"I am Myra Breckinridge, whom no man will ever possess. The new woman whose astonishing history started with a surgeon's scalpel, and will end... who-knows-where...Who is Myra Breckinridge? What is she? Myra Breckinridge is a dish, and don't you ever forget it, you motherfuckers—as the children say nowadays."
This 1970 film stars Mae West, Raquel Welch, John Huston, and Farrah Fawcett.
It is about a man who gets a sex change operation and turns into a gorgeous bombshell of a woman.
Sounds like the greatest film in the entire world, right?
You are wrong. So, so wrong.
Rian and I made this mistake when we picked up Myra Breckinridge from the library the other day.
It is one of the worst movies in the world.
Where do I even begin?
This X-rated film tries so hard to be avant-garde that it falls off the tracks into a gigantic wreck.
It is simply too chaotic, with no transition. There are dozens of classic film clips inserted randomly throughout the movie. There are scenes which have no meaning and don't belong.
It is awkwardly sadistic, with scenes that are supposed to be poignant but only end up cringe-worthy.
Mae West is a disaster and she only appears for 15 minutes or so, although she is topped billed. The Hollywood legend, at 75 years old, plays a sex-addicted Hollywood talent agent who randomly sings an awful song for no reason in the middle of the film. It is so horrific, it is almost comedic. I cringed as the senior citizen lewdly spewed lines such as, "Don't forget to remind me about the policeman's balls - I mean police show!"
Ironically (and sadly), this film was Mae's first return to movies in almost 30 years. It was supposed to jumpstart her career. It didn't.
I am incredibly disappointed that this movie was such an epic failure because it had all the potential of being a kick-ass film.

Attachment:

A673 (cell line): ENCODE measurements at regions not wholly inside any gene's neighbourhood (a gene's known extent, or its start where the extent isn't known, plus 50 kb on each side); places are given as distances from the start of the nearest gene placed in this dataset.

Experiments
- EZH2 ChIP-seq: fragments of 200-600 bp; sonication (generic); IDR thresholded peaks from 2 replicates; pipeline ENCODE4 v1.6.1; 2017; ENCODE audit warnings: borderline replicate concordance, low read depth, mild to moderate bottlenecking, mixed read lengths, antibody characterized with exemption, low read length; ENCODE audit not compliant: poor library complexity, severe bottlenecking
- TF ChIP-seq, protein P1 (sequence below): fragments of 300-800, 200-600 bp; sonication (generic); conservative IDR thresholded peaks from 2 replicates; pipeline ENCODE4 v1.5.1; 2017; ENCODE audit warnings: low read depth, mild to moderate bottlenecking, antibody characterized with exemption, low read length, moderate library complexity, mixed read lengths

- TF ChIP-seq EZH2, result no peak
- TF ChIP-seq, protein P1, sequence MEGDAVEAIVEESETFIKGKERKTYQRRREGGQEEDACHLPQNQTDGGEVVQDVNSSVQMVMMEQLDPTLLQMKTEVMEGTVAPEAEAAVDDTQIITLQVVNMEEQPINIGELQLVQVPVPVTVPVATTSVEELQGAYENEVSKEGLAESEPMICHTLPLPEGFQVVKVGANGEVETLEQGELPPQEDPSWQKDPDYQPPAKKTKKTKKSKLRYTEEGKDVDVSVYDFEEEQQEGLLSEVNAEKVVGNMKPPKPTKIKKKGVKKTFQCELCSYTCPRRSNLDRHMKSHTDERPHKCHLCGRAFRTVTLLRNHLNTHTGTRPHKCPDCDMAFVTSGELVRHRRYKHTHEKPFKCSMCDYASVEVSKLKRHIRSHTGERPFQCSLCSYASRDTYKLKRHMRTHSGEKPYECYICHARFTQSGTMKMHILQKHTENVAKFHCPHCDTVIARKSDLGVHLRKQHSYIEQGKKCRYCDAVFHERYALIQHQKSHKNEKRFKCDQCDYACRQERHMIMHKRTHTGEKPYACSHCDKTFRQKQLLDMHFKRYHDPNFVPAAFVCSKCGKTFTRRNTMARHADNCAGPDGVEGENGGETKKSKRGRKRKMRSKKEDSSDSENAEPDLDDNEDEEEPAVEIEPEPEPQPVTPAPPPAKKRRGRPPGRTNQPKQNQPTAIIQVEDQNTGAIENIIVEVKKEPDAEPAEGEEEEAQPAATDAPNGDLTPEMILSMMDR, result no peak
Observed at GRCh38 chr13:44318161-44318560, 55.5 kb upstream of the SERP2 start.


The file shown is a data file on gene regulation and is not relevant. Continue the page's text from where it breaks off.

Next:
Myra Breckinridge was the screen version of the best-selling 1960s novel of the same name. The book was a phenomenal hit at the time, almost defining the sexual revolution with its naked portrait of homosexuality and a gender-bending society. Studio executives had hoped the movie would do the famous book justice.
The film was also supposed to be the spectacular debut of Raquel Welch's acting abilities. Instead, it ended up ruining her career.
After seeing a documentary about Myra Breckinridge, I discovered the making of it was even more disastrous than the film itself!
Studio executives chose Michael Sarne, a 20-something-year-old hippie, to direct the film, even though he barely had any film experience. They hoped his youth and coolness factor would make the film a hip new hit for 20th Century Fox.
Unfortunately, the kid was overwhelmed by the entire experience. He was intimidated by his famous cast, he was too timid to contradict the studio or producer, and he naively spent too much time filming scenes that had nothing to do with the content of the film.
The cast despised him and unsuccessfully rallied to get him fired.
Mae West caused havoc on the set by being openly jealous of her much younger and beautiful costar, Raquel Welch. She was cold to her between takes, refused to be in any frame of film with her, and even tried to steal her wardrobe.
The cast members were terribly unhappy with the script and during filming, they openly voiced their discontent to anyone who would listen, whether it was a lawyer or journalist.
When Gore Vidal, the author of the book, saw the film, he was humiliated and disgusted.
Plus, numerous legendary Hollywood stars, from Shirley Temple to Loretta Young, successfully sued the filmmakers for using clips of them in the X-rated movie.
When the film was released, it was so bad, it shocked viewers and film critics around the world. It was (and still is) considered one of the worst films ever made. 20th Century Fox executives admitted later on that the film was so bad, it almost destroyed the entire studio.
Michael Sarne never made another movie again and it was even heavily rumored that he ended up being a waiter in a pizzeria only a few years after his box-office disaster was released.
I am so intrigued with the behind-the-scenes story, I totally think there should be a movie about the making of the movie!
Anyway, save a couple hours of your life and don't watch this film. It's just not worth it.
(If you want to see an awesome avant-garde film from the 1960s, I highly suggest Petulia. It's one of my faves.)
PS. Don't forget to enter my Shabby Apple Dress giveaway!
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